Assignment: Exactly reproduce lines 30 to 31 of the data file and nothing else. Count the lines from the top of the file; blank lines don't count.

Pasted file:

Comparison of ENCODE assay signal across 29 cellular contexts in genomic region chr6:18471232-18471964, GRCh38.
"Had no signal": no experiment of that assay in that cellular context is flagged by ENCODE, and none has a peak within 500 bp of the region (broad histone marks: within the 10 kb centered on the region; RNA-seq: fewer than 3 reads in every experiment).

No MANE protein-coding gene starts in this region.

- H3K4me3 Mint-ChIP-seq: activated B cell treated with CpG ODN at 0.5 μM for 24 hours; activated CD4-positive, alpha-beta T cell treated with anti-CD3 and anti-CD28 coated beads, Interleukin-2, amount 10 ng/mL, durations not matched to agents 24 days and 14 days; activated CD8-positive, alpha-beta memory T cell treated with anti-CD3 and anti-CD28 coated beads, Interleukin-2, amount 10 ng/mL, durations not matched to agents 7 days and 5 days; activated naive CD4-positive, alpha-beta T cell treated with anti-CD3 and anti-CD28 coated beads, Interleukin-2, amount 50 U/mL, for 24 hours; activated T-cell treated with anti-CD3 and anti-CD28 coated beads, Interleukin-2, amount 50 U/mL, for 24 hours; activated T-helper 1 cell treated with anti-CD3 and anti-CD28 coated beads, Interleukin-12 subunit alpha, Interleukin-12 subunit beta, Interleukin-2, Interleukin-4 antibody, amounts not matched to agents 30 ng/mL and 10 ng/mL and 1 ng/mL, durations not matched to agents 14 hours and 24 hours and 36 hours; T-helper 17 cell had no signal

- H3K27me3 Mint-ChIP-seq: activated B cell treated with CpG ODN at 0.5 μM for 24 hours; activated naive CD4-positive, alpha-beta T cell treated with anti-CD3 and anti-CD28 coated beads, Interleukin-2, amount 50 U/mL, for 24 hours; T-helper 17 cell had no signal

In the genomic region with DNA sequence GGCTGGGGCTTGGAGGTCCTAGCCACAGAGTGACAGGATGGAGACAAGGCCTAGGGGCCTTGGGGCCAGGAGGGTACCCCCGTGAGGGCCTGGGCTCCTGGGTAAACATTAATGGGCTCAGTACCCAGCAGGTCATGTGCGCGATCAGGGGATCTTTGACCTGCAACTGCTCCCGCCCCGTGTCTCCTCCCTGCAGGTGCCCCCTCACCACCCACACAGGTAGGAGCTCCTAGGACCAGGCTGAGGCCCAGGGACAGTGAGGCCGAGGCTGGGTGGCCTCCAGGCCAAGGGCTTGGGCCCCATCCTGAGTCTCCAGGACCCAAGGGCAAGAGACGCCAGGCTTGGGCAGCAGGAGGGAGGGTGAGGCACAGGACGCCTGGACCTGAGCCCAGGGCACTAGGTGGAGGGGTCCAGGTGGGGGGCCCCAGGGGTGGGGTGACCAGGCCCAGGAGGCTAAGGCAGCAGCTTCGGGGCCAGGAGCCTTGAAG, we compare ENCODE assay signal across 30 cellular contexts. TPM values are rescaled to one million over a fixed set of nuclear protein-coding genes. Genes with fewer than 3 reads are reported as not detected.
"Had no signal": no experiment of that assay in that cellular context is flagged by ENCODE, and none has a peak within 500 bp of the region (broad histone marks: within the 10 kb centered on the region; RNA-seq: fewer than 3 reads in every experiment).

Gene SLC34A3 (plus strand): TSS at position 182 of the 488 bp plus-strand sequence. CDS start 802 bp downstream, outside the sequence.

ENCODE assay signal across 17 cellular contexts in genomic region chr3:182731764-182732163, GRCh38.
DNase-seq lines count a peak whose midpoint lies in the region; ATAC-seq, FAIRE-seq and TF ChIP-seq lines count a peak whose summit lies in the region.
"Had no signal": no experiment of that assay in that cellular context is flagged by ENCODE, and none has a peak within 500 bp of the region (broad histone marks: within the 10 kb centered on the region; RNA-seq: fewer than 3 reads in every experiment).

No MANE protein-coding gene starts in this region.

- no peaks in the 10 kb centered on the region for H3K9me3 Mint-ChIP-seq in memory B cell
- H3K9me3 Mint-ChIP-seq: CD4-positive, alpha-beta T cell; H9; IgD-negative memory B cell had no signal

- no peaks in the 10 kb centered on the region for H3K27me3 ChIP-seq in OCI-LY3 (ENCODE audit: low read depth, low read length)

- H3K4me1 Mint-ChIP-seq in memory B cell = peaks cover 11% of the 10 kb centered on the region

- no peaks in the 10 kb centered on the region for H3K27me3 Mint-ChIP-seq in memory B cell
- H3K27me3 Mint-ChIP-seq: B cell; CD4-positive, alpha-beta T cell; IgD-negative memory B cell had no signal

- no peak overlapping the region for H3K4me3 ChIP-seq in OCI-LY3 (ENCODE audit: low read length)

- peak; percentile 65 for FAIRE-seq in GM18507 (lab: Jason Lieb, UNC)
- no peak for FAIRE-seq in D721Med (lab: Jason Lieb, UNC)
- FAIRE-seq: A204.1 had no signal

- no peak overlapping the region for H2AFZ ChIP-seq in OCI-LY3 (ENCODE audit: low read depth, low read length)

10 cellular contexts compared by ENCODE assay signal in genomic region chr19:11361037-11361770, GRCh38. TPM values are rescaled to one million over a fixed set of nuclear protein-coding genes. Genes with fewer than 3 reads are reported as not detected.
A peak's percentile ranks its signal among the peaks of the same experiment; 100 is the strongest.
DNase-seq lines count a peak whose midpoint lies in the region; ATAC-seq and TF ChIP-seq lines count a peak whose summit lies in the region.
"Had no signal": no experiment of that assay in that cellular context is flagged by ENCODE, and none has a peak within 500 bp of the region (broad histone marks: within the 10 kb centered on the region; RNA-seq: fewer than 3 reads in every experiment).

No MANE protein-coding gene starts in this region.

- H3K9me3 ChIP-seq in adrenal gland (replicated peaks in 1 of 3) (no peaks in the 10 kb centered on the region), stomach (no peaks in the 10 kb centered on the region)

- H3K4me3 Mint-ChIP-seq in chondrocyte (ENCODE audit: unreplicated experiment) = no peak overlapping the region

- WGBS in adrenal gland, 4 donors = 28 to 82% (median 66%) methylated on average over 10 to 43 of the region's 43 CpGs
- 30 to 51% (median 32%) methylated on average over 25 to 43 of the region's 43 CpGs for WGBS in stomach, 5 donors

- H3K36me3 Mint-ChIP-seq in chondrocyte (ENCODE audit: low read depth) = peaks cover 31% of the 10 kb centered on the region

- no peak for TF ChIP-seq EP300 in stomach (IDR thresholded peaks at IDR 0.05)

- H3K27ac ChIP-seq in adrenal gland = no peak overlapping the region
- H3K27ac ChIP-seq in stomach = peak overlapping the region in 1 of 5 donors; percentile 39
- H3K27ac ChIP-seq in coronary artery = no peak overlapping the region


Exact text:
- H3K4me3 Mint-ChIP-seq in chondrocyte (ENCODE audit: unreplicated experiment) = no peak overlapping the region

- WGBS in adrenal gland, 4 donors = 28 to 82% (median 66%) methylated on average over 10 to 43 of the region's 43 CpGs